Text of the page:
Premier David Burt: launched broadside on banks for soaring fees
by Jonathan Kent
Significant business developments that made the news in recent months:
It’s been a lively period for the banking sector. In June, the Bermuda Monetary Authority granted the first new full banking licence in 21 years to Jewel Bank, which also received a digital asset business licence. Jewel’s focus is to service the core banking, payments, and settlement needs of digital asset firms and exchanges, those based in Bermuda and overseas. The news is significant because it means that the 15 licensed firms in Bermuda’s growing digital asset sector will for the first time be able to access banking services on the island, as established local banks have so far shied away from their business.
In July, Premier David Burt ruffled a few feathers when he lambasted the local banks for extravagant fee increases. Some local banking fees had risen by 400 per cent, he claimed. Mr Burt launched the broadside on banks in the House of Assembly, as he introduced the Banks and Deposit Companies Amendment Act 2022 to provide the Bermuda Monetary Authority the power to impose codes of conduct on deposit-taking institutions. He added that if banks don’t take action to curb their fees, the Government will.
The economy is a mixed bag. The underlying trends of slumping retail sales and rising inflation would appear to point towards recession. Government figures showed retailers took less at the till for nine consecutive months up to March this year, although there was a strong rebound in April. The official inflation rate, as measured by the Consumer Price Index was measured at 3.5 per cent in April, a ten-year high. However, reported comments from businesspeople such as Zach Moniz of Lindo’s Group (who said food inflation is about 8 per cent) and Penny MacIntyre of Rego Sotheby’s International Realty (who put rent increases at between 10 and 30 per cent over the past year) suggest the cost of living has climbed more sharply in the months since then.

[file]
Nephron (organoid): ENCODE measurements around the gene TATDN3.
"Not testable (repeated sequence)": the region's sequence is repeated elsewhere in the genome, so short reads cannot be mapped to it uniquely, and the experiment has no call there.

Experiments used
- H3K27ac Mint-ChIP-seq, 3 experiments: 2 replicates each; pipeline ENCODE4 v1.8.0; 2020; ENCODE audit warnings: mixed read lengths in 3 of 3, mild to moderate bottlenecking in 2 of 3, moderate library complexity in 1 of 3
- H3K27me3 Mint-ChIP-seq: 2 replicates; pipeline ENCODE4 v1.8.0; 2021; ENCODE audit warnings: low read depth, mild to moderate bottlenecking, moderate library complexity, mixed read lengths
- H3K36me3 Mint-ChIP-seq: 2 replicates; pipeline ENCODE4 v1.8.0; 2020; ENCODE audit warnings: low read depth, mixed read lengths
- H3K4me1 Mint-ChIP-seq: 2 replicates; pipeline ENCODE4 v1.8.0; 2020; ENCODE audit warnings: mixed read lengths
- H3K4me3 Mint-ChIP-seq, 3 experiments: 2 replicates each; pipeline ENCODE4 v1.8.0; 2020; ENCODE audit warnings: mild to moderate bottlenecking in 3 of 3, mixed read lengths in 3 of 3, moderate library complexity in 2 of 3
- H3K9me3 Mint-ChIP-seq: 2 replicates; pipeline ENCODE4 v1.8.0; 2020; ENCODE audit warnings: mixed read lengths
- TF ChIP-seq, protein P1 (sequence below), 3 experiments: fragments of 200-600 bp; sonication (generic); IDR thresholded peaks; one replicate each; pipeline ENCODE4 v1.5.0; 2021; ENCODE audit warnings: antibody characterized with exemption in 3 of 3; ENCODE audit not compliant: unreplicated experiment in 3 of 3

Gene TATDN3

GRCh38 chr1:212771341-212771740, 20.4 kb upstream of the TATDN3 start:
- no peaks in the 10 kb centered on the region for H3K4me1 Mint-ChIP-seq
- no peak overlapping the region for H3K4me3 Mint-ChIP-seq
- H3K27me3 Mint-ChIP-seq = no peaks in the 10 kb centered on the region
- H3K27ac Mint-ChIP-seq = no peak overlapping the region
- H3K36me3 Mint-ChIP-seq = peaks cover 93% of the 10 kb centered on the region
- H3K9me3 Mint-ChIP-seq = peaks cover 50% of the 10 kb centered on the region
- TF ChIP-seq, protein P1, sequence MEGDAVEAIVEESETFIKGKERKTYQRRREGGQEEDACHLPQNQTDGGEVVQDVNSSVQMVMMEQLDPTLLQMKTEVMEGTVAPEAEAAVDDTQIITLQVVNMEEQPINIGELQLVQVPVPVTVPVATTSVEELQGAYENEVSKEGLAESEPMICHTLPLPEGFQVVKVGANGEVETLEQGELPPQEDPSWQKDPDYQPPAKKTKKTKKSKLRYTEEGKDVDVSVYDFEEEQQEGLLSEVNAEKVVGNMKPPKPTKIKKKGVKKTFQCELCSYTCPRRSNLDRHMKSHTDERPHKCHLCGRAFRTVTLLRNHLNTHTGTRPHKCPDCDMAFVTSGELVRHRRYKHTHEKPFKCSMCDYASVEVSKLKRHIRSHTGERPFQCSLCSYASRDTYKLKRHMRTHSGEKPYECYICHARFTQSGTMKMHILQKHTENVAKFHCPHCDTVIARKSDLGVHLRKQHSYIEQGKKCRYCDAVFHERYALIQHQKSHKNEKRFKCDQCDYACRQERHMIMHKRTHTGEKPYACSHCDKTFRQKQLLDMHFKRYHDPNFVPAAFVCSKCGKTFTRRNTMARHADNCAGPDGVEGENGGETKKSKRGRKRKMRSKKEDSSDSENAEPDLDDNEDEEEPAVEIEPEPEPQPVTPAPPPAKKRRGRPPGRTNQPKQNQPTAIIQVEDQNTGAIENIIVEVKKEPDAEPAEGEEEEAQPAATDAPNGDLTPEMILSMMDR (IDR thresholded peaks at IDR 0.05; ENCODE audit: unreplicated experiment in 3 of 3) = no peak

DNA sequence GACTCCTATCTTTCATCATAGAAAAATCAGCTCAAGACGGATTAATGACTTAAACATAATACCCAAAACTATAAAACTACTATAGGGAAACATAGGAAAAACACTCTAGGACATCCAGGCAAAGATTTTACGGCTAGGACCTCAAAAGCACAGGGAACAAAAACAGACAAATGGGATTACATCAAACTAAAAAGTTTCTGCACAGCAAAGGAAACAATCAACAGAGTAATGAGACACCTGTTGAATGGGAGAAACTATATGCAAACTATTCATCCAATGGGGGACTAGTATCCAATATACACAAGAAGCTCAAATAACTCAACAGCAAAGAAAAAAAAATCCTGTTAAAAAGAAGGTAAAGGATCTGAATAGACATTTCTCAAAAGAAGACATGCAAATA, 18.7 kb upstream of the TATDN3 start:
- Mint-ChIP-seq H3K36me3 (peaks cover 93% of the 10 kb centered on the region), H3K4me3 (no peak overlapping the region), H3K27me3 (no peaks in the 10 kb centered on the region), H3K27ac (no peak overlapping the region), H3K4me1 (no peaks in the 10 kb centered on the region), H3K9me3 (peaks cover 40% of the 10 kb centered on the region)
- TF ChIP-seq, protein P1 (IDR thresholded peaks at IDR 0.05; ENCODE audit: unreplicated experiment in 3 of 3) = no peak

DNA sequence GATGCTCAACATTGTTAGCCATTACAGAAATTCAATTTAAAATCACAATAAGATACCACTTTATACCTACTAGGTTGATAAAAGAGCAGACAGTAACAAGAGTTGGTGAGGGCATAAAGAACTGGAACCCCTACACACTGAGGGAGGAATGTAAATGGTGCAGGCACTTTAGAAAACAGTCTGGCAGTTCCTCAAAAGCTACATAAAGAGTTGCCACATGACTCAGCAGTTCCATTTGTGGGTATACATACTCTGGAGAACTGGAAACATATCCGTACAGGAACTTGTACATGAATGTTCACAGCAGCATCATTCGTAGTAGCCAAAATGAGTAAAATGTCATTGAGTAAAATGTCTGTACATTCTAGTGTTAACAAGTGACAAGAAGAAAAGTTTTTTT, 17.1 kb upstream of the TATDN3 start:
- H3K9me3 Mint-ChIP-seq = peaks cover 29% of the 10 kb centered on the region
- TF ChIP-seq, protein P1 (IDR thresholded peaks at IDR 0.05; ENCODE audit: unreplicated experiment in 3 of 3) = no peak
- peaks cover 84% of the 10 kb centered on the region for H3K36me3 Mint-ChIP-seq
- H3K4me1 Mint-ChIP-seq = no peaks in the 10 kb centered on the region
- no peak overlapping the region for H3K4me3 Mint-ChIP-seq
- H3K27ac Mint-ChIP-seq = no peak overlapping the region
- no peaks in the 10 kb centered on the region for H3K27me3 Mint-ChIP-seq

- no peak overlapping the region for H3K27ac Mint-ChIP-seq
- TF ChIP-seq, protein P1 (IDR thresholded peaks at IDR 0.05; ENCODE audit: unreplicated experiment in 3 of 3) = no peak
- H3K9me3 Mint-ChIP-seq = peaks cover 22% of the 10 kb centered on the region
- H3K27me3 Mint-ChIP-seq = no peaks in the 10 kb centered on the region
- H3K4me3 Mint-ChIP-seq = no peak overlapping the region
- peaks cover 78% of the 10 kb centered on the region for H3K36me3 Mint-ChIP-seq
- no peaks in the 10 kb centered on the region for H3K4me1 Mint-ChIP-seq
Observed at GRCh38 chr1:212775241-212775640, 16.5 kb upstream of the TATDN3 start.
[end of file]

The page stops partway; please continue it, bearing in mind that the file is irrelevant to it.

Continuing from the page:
On the bright side, the return of leisure and business visitors, by air and by ship, have inspired a rebound for hospitality, and tourism-related retail and services. Staff shortages at busy, but pandemic-diminished restaurants are now limiting the business they are able to handle, according to Phil Barnett of Island Restaurant Group. Also, retail sales data show a continuing upward trend in building materials sales, a sign that the construction industry remains buoyant, partly from demand for home modification from those continuing to work from home.
Evidence came to light that the soaring cost of healthcare is having an outsize impact on small businesses. A Bermuda Health Council report stated that companies with ten of fewer employees were the majority of businesses reported monthly by insurance companies as non-compliant in 2021. The report adds: “Small businesses state that they struggle to afford their monthly health insurance premium.” Hardly surprising, given that the standard premium rate, the basis for the minimal requirements of a health insurance plan, rocketed by 12.7 per cent last November.
In total, 463 employer policies were reported by insurers as inactive or terminated in 2021. There were 2,397 employees affected — the positive aspect was that this represented a 4 per cent decrease from pandemic-ravaged 2020.